One common question that iguana owners ask has to do with the color of their iguana. People wonder what is “normal” coloring and what is not. Various products in the pet stores claim to enhance your iguana’s coloring. Some iguanas are sold under special names at a higher price because of different coloring they have. Sometimes color changes are seen but the cause is not apparent, thus causing the owner to worry about his/her iguana. Conflicting or incomplete information can be confusing.
One important thing to realize is that although Iguana iguana is commonly called the “green iguana”, not all members of this species are green. Healthy baby iguanas tend to be bright green or greenish-blue in coloring. However, as they age, most iguanas lose this bright coloring and end up with a duller green/gray/brown or even orange coloring with brown or black markings. This is completely normal and should be expected. Even the so-called "Blue Diamond" iguanas (sold in pet stores under the Fluker brand name) will eventually lose some of their bright baby coloration. Coloring in adult iguanas varies according to their country of origin. According to Melissa Kaplan, author of Iguanas for Dummies, iguanas from Mexico tend to show brownish-orange coloring in males on the legs, while the body remains green. Iguanas from Central America are often pale green, with light blue/white heads and bold black or brown belly stripes. Mature adults often display some orange coloring all year, especially in males. South American iguanas often retain blue coloration. Since all baby iguanas share the same bright green coloring, it is always a surprise what you’ll end up with once your iguana matures.
This iguana was black and white with no green coloring at all - a highly unusual mutation. Please note: Loss or lack of color like this may also be a sign of illness.
It is a commonly held belief that green iguanas can change color like chameleons can. However, this is not accurate. Iguanas are capable of color changes, but only in specific situations. Some situations deal with stress, others with breeding issues, and some simply because the iguana is basking in the sun.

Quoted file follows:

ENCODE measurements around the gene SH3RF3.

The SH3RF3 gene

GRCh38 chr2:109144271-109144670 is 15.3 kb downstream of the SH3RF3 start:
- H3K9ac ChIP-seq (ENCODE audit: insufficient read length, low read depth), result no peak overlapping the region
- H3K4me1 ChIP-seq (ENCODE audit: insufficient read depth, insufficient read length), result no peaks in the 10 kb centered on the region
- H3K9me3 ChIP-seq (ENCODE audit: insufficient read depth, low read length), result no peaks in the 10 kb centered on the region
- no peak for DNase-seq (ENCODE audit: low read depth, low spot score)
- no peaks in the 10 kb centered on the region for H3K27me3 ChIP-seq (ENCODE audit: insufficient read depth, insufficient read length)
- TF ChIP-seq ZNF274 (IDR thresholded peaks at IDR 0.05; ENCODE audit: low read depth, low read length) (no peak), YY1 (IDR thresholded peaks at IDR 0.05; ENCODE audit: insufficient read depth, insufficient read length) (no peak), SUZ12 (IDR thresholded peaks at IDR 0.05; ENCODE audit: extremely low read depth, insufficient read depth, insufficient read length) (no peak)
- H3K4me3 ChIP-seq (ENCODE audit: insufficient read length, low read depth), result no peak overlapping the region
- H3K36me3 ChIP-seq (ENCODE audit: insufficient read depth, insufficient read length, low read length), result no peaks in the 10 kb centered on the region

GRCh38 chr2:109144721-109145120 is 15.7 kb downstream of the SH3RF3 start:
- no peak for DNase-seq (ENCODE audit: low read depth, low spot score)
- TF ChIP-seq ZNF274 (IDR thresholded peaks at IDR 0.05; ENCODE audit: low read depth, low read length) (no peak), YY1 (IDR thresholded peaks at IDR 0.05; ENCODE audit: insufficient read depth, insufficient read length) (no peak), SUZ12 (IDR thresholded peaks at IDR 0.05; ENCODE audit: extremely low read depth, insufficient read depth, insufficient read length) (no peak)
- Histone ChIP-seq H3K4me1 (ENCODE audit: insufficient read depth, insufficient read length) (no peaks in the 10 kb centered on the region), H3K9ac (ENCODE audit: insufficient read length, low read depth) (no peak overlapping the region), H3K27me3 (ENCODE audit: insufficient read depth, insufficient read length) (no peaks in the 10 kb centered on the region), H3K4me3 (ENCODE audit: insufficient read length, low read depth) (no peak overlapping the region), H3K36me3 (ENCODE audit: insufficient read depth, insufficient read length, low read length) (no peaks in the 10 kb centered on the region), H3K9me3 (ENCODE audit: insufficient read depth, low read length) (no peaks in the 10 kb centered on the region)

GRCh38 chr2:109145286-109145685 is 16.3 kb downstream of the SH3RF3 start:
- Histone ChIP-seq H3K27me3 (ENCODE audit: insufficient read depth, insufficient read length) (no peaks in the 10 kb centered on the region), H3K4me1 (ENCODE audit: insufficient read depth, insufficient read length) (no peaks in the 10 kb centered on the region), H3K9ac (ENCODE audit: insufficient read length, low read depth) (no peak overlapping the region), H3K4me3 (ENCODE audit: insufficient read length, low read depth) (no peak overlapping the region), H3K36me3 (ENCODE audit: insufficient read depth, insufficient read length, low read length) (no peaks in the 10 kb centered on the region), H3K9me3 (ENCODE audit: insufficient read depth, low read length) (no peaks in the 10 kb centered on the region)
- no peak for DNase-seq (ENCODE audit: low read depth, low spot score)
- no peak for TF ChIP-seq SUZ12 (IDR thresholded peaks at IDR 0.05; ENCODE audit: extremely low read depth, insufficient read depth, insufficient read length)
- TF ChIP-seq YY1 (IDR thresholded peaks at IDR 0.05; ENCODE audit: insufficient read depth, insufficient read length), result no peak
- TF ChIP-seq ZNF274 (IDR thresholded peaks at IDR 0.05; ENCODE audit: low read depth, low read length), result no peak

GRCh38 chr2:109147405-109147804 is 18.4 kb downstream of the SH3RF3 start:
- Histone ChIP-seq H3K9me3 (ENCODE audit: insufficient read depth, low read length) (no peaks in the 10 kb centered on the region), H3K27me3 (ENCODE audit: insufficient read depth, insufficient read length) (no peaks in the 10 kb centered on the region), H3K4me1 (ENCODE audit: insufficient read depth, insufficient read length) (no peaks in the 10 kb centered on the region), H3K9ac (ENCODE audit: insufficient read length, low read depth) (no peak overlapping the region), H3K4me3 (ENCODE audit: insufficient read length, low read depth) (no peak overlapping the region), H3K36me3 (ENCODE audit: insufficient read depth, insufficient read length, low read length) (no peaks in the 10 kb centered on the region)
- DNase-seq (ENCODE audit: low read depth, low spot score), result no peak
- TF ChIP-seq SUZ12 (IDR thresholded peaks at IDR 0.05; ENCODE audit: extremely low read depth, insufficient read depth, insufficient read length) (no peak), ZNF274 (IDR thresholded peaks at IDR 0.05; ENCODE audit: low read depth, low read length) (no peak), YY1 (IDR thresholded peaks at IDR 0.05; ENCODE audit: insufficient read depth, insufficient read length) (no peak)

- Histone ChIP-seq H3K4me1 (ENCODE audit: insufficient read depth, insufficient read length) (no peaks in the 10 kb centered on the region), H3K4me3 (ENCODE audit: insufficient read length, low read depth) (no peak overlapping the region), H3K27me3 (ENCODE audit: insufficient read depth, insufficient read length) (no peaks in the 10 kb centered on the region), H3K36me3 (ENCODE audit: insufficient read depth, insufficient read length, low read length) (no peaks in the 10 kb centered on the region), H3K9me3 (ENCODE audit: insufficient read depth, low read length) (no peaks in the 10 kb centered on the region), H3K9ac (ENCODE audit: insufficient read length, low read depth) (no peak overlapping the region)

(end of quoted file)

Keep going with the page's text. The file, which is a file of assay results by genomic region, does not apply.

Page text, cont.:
One of the most obvious color changes in the iguana is when it is taken outside for some real sunlight. Most iguanas immediately become dark. Their heads turn dark grey, almost black for some individuals, and the stripes on the iguana’s body become very apparent. Many iguanas have brown marks that appear on their back that are never seen inside, and give the iguana a sort of leopard-like markings. The reason they darken is because dark colors absorb more of the sun than light colors do. It’s like wearing a black t-shirt on a very hot day compared to wearing a white t-shirt. The white t-shirt reflects the light better, the black t-shirt absorbs it more. You also feel much hotter in the black t-shirt. When the iguanas start to feel too hot, they lighten up their coloration. This helps them thermoregulate when they are in the sun.
Lightening of color is common in iguanas that are too hot. The photo below shows Gil panting in the sun, with his head an almost white color to reflect the heat.
An iguana that is indoors and is too cold may also have a dark-grayish coloration. As explained above, this is an attempt to absorb more heat from the environment. If the temperature of the iguana’s environment is raised to appropriate levels, the color will again lighten. The types of lights used in an iguana’s enclosure may also affect its coloring. Different types of lights reflect differently off the iguana’s skin and can enhance or change the appearance of the iguana’s color while they sit under the bulbs. Some lights, such as mercury vapor bulbs, have a reputation for actually causing an iguana’s skin pigment to brighten so that its color is enhanced even when it is not directly under the light. Reports of this effect vary.